2019 ARV.International Project
I have spent 20 years creating large works by crocheting fiberglass, a process that engages my hand with the material at every step. In 2016, I began developing a body of wall-based works, using laser-cut acrylic sheets separated by vinyl spacers. The acrylic work is designed in Photoshop, plotted in Illustrator, and created entirely on a laser cutter which almost completely removes the sense of my hand from the final product. The journey to bring my hand back into the work began in summer of 2019 during my ARV.I residency in Vishovgrad, a village in central Bulgaria, where systems and forms were influenced by my experience of nearby Veliko Tarnovo, the historic capital of the second Bulgarian Empire.
In Bulgaria, I wanted not only to find ways to bring my hand back into the work but also to infuse some sense of place as response to what I saw and felt. I brought with me blank sheets of acrylic which I did shape with the laser-cutter here in Chicago. I made decisions about shapes and colors based on a previous body of work and general research about Bulgaria and her history. At ARV.I, using the pre-cut acrylic sheets as ground, I created line and shape by drilling holes, scratching line with nail, spraying paint and varnish, tracing over carbon paper, drawing with graphite, and adding wooden elements.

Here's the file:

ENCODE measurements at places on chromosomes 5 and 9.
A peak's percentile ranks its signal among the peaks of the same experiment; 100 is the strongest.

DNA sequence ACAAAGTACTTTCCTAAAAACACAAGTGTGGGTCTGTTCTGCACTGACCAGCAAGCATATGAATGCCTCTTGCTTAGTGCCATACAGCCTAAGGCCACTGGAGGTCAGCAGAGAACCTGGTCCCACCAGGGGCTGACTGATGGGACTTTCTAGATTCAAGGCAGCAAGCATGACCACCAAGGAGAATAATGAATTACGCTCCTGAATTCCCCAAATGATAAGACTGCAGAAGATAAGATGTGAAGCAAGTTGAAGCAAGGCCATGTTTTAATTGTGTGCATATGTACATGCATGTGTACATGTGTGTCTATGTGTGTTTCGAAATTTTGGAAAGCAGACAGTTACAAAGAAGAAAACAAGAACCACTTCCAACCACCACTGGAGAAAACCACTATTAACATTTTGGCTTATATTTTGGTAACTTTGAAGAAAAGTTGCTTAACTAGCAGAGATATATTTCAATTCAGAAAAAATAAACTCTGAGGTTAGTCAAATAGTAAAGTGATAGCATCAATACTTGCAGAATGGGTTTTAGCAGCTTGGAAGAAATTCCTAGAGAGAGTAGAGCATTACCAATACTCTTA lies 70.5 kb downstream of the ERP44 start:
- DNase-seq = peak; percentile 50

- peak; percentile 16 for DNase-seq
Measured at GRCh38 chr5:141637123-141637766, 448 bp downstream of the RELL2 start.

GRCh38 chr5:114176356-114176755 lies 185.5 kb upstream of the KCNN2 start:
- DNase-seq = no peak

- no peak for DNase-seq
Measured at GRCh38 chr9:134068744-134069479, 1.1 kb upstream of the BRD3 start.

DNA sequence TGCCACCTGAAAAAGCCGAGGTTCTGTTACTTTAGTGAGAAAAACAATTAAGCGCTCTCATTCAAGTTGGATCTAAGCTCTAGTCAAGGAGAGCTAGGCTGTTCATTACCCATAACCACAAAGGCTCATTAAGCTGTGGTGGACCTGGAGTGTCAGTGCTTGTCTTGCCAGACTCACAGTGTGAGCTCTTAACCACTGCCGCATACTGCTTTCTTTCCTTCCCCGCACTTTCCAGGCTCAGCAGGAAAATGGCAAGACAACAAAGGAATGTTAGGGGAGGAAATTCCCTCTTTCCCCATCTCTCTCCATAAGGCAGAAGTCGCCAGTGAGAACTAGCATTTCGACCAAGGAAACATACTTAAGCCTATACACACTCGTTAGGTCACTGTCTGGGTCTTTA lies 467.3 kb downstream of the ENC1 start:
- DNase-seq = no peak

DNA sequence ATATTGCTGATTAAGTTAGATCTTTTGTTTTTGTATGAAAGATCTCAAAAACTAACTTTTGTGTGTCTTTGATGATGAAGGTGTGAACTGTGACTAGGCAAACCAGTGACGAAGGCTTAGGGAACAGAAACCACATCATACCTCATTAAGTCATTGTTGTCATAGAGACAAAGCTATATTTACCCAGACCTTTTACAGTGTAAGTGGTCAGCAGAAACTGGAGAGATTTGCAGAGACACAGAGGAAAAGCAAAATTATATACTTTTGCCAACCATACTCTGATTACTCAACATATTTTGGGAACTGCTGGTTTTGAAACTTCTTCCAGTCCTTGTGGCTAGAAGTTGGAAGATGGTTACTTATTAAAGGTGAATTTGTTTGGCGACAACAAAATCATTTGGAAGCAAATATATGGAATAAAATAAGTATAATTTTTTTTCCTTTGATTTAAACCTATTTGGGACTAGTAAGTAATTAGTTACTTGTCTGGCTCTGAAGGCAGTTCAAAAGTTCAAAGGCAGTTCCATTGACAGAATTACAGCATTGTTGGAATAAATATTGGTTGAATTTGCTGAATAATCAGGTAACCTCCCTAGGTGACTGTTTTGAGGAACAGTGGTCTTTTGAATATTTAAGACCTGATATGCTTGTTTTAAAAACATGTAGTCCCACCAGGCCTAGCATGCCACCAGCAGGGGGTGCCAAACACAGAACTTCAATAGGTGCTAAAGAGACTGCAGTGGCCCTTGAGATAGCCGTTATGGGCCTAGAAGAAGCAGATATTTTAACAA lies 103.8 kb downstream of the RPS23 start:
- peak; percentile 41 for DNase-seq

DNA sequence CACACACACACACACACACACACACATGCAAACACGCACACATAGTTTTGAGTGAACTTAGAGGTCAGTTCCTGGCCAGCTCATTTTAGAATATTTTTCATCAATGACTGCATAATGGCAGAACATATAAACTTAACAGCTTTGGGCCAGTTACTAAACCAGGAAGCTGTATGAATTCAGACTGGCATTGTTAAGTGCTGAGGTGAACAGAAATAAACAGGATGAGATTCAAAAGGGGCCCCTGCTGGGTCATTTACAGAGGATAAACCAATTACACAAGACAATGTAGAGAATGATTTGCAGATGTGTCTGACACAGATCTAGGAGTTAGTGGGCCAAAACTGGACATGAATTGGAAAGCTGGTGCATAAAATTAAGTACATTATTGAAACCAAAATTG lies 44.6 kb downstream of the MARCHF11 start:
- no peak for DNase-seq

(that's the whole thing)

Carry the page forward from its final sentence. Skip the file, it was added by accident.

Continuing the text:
Veliko Tarnovo wears its history of cultural changes as layers of translucent veils that blend, obscure, but not fully replace. Soviet brutalist architecture, modernist building styles of the 1930s, and centuries old streets and monasteries fuse together naturally as they breathe out similar rhythms of form and geometry.
Before arriving in Veliko Tarnovo, I spent one week in Linz, Austria at a mathematical art conference where I was reminded of John Venn’s Random Walk diagrams. This logic of mapping spoke directly to the terraced maze-like structure of the centuries old body that is Veliko Tarnovo and its visible layers of time. From this the Elevation pieces were borne. The Architectonic Elements pieces speak directly to elements of building structures and façades. Shapes found in the Building Blocks pieces are anchored in the shape of a common concrete city bench and the ever-present rectangles with rounded corners. The two different expressions of the same form presented as one body reflect Bulgaria’s cultural history as a complicated hybrid of east and west.
The six works I created during my ARV.I residency arv.international/ were presented in Walking VT: Notes in Geometric Responses, a solo exhibition at Gallery Heerz Tooya, Veliko Tarnovo, Bulgaria heerztooya.com/